The conclusions of the European Council of December 2008 on the fate of the Lisbon Treaty welcomed with a relief in Croatia

Hope for an early second Irish referendum but no major concern about the future of the EU

Belgium                                                                                                                                                                                         Centre d’étude de la vie politique, Université libre de Bruxelles

Conclusions of European Council seen mainly positive

Wolfgang Schüssel, former Chancellor and current foreign affairs spokesman of the Austrian Peoples Party (ÖVP), stated that the solution found at the European Council in December 2008 was a good proposal for Ireland and that he expected the schedule for the Lisbon Treaty to stay on time. The Lisbon Treaty is in his words “the central core for the EU for the next years”.[1]

The decision to maintain the “one state – one Commissioner” principle was generally perceived positively, only Johannes Voggenhuber, MEP of the Greens, expressed his concern that this decision would lead backwards into a re-nationalisation of the Commission.[2]

European Elections: Payoff or new chance?

The European Parliament elections in June 2009 are seen by the Austrian Freedom Party (FPÖ) as an opportunity for a payoff with the parties which denied Austrians a popular vote regarding the Lisbon Treaty. The party keeps emphasising that it is not against the EU as such, but that it wants the EU to change, as they see current developments as a huge mistake.[3]

The parliament will finally decide on the Lisbon Treaty

Czech Republic

If we look at the political discourse in the country, the long term consequences of the problems of ratifying the Lisbon Treaty are discussed only to a limited degree. Since the Czech Republic has not yet ratified the treaty, the debate is still primarily about whether to ratify it or not. It is foremost the critics of the treaty that actively stress that the treaty would radically change the EU. The advocates, on the other hand, tend to emphasise that the treaty will improve the functioning of the EU without providing any radical changes.[1] In the academic debate, some of the think tanks have engaged in more long term reflections on what could be the consequences of a failure to ratify the Lisbon Treaty, if, for instance, it could open the door to an EU based on flexible integration.[2]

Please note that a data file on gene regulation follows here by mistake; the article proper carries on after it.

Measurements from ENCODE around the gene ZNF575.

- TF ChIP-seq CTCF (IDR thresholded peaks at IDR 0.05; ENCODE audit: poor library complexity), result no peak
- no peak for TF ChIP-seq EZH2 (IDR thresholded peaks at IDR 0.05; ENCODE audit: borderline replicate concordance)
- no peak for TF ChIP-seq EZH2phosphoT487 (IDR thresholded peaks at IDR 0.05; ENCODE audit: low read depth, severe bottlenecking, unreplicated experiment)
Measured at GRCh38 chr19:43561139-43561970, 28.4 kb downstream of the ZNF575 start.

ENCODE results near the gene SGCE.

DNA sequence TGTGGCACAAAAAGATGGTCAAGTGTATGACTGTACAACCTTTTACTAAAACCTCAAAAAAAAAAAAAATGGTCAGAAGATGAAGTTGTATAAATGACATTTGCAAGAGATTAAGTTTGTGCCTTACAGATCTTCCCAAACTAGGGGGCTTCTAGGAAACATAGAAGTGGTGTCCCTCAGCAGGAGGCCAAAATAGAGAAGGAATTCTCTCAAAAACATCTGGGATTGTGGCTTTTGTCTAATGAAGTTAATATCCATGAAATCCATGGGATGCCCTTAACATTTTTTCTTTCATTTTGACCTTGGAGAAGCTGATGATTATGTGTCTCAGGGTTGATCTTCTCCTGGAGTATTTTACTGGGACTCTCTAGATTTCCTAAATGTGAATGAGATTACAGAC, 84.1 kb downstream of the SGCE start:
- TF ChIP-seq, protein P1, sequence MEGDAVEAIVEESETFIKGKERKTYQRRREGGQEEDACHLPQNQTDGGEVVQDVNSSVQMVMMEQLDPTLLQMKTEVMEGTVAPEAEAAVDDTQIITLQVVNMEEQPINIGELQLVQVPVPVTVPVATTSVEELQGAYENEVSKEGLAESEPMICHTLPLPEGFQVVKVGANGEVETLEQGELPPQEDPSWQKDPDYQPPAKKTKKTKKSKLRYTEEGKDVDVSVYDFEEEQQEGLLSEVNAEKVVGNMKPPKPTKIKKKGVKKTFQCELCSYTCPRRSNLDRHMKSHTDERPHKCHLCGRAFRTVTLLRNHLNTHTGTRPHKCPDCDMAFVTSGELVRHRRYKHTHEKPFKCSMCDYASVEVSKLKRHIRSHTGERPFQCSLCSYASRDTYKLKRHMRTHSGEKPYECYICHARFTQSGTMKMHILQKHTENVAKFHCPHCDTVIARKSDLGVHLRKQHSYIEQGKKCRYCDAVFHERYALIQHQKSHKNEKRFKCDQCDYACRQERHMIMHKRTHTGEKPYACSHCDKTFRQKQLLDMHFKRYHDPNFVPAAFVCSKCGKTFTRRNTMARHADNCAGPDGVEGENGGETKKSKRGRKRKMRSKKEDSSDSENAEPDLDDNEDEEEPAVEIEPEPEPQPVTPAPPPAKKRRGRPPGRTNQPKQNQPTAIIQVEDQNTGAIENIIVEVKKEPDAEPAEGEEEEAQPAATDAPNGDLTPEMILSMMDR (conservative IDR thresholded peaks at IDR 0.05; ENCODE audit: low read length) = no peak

European Council’s decision will help to overcome the institutional crisis

Cyprus Institute for Mediterranean, European and International Studies
The Irish rejection of the Lisbon Treaty was perceived by the vast majority of Cypriots as a serious setback in the efforts for a stronger and more democratic European Union. The conclusions of the European Council of December 2008 regarding the fate of the Lisbon Treaty, even though it was not widely covered by the Cypriot mass media, was perceived by many of our interlocutors as a step forward towards a more coherent and efficient European Union.[1]
Commenting on the conclusions of the European Council, Cypriot President, Demetris Christofias, expressed his overall satisfaction, adding that the decisions taken by the EU leaders during the European Council of December 2008 will help the EU to overcome the institutional crisis caused by the Irish rejection of the Lisbon Treaty.[2]